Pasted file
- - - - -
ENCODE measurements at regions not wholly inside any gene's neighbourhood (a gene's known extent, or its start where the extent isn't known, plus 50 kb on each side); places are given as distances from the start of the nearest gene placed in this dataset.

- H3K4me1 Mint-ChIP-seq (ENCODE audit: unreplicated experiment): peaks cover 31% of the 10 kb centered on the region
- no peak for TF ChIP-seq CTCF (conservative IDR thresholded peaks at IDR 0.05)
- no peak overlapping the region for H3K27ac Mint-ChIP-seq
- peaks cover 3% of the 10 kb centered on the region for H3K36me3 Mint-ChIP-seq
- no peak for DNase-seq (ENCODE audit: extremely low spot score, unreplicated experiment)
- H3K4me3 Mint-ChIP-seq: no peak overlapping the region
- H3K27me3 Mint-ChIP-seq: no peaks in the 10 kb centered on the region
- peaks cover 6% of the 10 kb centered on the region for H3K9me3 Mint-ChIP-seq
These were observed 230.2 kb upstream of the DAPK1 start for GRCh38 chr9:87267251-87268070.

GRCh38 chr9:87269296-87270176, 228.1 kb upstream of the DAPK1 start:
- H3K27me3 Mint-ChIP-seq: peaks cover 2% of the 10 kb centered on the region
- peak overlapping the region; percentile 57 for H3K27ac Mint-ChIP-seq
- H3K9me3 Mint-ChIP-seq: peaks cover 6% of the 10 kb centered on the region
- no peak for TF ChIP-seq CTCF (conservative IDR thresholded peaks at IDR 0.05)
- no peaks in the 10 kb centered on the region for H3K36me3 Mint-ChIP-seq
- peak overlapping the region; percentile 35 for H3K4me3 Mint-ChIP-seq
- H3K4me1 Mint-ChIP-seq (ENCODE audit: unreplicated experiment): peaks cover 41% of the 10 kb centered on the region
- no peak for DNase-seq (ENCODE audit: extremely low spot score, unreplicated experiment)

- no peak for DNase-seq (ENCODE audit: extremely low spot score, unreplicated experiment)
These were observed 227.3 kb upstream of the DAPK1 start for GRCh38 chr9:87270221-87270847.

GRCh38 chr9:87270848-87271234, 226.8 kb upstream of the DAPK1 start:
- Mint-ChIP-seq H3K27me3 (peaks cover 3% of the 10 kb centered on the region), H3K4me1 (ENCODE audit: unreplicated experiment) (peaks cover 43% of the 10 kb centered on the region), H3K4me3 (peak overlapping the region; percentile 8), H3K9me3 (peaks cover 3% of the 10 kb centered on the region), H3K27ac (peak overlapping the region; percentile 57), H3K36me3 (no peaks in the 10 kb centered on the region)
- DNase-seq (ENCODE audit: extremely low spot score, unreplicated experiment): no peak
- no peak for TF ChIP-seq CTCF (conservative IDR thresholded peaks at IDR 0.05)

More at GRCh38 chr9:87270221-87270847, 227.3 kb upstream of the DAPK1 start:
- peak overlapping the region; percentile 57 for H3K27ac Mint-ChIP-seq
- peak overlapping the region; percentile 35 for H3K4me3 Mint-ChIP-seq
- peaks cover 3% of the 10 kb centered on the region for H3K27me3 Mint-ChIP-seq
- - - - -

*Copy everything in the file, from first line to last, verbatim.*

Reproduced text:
ENCODE measurements at regions not wholly inside any gene's neighbourhood (a gene's known extent, or its start where the extent isn't known, plus 50 kb on each side); places are given as distances from the start of the nearest gene placed in this dataset.

- H3K4me1 Mint-ChIP-seq (ENCODE audit: unreplicated experiment): peaks cover 31% of the 10 kb centered on the region
- no peak for TF ChIP-seq CTCF (conservative IDR thresholded peaks at IDR 0.05)
- no peak overlapping the region for H3K27ac Mint-ChIP-seq
- peaks cover 3% of the 10 kb centered on the region for H3K36me3 Mint-ChIP-seq
- no peak for DNase-seq (ENCODE audit: extremely low spot score, unreplicated experiment)
- H3K4me3 Mint-ChIP-seq: no peak overlapping the region
- H3K27me3 Mint-ChIP-seq: no peaks in the 10 kb centered on the region
- peaks cover 6% of the 10 kb centered on the region for H3K9me3 Mint-ChIP-seq
These were observed 230.2 kb upstream of the DAPK1 start for GRCh38 chr9:87267251-87268070.

GRCh38 chr9:87269296-87270176, 228.1 kb upstream of the DAPK1 start:
- H3K27me3 Mint-ChIP-seq: peaks cover 2% of the 10 kb centered on the region
- peak overlapping the region; percentile 57 for H3K27ac Mint-ChIP-seq
- H3K9me3 Mint-ChIP-seq: peaks cover 6% of the 10 kb centered on the region
- no peak for TF ChIP-seq CTCF (conservative IDR thresholded peaks at IDR 0.05)
- no peaks in the 10 kb centered on the region for H3K36me3 Mint-ChIP-seq
- peak overlapping the region; percentile 35 for H3K4me3 Mint-ChIP-seq
- H3K4me1 Mint-ChIP-seq (ENCODE audit: unreplicated experiment): peaks cover 41% of the 10 kb centered on the region
- no peak for DNase-seq (ENCODE audit: extremely low spot score, unreplicated experiment)

- no peak for DNase-seq (ENCODE audit: extremely low spot score, unreplicated experiment)
These were observed 227.3 kb upstream of the DAPK1 start for GRCh38 chr9:87270221-87270847.

GRCh38 chr9:87270848-87271234, 226.8 kb upstream of the DAPK1 start:
- Mint-ChIP-seq H3K27me3 (peaks cover 3% of the 10 kb centered on the region), H3K4me1 (ENCODE audit: unreplicated experiment) (peaks cover 43% of the 10 kb centered on the region), H3K4me3 (peak overlapping the region; percentile 8), H3K9me3 (peaks cover 3% of the 10 kb centered on the region), H3K27ac (peak overlapping the region; percentile 57), H3K36me3 (no peaks in the 10 kb centered on the region)
- DNase-seq (ENCODE audit: extremely low spot score, unreplicated experiment): no peak
- no peak for TF ChIP-seq CTCF (conservative IDR thresholded peaks at IDR 0.05)

More at GRCh38 chr9:87270221-87270847, 227.3 kb upstream of the DAPK1 start:
- peak overlapping the region; percentile 57 for H3K27ac Mint-ChIP-seq
- peak overlapping the region; percentile 35 for H3K4me3 Mint-ChIP-seq
- peaks cover 3% of the 10 kb centered on the region for H3K27me3 Mint-ChIP-seq